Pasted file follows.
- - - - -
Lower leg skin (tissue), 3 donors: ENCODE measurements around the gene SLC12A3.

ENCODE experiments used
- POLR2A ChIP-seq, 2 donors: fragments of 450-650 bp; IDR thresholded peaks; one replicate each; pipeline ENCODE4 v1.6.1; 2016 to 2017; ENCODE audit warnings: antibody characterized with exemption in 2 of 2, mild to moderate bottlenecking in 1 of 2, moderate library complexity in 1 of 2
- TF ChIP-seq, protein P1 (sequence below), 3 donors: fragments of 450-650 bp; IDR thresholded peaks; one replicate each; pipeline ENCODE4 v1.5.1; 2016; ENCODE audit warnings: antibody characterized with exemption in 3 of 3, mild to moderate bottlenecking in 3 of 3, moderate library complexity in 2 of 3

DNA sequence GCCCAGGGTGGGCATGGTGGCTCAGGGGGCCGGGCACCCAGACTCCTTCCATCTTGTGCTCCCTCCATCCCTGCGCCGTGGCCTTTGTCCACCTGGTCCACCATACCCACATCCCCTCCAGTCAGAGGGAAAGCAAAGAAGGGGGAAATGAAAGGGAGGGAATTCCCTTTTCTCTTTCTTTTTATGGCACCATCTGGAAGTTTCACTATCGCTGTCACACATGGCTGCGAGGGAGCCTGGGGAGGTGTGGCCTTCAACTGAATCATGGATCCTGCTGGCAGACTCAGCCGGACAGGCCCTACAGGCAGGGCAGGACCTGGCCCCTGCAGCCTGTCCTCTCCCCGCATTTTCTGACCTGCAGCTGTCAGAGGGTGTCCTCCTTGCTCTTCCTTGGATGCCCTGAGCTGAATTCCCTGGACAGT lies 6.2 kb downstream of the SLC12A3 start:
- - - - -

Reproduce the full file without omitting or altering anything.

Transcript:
Lower leg skin (tissue), 3 donors: ENCODE measurements around the gene SLC12A3.

ENCODE experiments used
- POLR2A ChIP-seq, 2 donors: fragments of 450-650 bp; IDR thresholded peaks; one replicate each; pipeline ENCODE4 v1.6.1; 2016 to 2017; ENCODE audit warnings: antibody characterized with exemption in 2 of 2, mild to moderate bottlenecking in 1 of 2, moderate library complexity in 1 of 2
- TF ChIP-seq, protein P1 (sequence below), 3 donors: fragments of 450-650 bp; IDR thresholded peaks; one replicate each; pipeline ENCODE4 v1.5.1; 2016; ENCODE audit warnings: antibody characterized with exemption in 3 of 3, mild to moderate bottlenecking in 3 of 3, moderate library complexity in 2 of 3

DNA sequence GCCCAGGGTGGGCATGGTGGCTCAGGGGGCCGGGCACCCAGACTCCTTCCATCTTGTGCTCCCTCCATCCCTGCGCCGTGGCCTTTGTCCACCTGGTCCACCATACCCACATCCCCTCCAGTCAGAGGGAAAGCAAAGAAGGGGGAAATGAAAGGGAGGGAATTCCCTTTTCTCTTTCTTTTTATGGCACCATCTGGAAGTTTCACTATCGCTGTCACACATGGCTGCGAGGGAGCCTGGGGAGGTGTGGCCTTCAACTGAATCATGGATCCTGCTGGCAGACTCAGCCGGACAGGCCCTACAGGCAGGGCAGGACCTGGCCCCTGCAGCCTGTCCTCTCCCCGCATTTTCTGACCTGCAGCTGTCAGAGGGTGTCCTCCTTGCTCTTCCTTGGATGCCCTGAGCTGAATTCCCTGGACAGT lies 6.2 kb downstream of the SLC12A3 start: